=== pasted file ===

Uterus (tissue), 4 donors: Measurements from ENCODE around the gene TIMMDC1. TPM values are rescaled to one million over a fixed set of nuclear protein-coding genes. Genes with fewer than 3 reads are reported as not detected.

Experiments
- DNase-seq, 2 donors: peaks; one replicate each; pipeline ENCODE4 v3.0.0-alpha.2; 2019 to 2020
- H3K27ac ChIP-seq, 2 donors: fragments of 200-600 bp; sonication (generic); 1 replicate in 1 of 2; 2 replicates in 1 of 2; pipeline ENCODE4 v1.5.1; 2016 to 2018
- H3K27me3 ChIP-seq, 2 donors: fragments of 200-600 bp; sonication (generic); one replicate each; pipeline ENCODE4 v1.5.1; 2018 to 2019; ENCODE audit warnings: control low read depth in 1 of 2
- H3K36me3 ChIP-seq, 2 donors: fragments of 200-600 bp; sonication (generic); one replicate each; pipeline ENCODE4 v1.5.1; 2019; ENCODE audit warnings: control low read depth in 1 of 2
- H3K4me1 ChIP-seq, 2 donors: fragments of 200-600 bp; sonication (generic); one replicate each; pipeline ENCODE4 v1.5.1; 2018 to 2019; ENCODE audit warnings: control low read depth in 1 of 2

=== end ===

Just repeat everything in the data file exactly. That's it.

Uterus (tissue), 4 donors: Measurements from ENCODE around the gene TIMMDC1. TPM values are rescaled to one million over a fixed set of nuclear protein-coding genes. Genes with fewer than 3 reads are reported as not detected.

Experiments
- DNase-seq, 2 donors: peaks; one replicate each; pipeline ENCODE4 v3.0.0-alpha.2; 2019 to 2020
- H3K27ac ChIP-seq, 2 donors: fragments of 200-600 bp; sonication (generic); 1 replicate in 1 of 2; 2 replicates in 1 of 2; pipeline ENCODE4 v1.5.1; 2016 to 2018
- H3K27me3 ChIP-seq, 2 donors: fragments of 200-600 bp; sonication (generic); one replicate each; pipeline ENCODE4 v1.5.1; 2018 to 2019; ENCODE audit warnings: control low read depth in 1 of 2
- H3K36me3 ChIP-seq, 2 donors: fragments of 200-600 bp; sonication (generic); one replicate each; pipeline ENCODE4 v1.5.1; 2019; ENCODE audit warnings: control low read depth in 1 of 2
- H3K4me1 ChIP-seq, 2 donors: fragments of 200-600 bp; sonication (generic); one replicate each; pipeline ENCODE4 v1.5.1; 2018 to 2019; ENCODE audit warnings: control low read depth in 1 of 2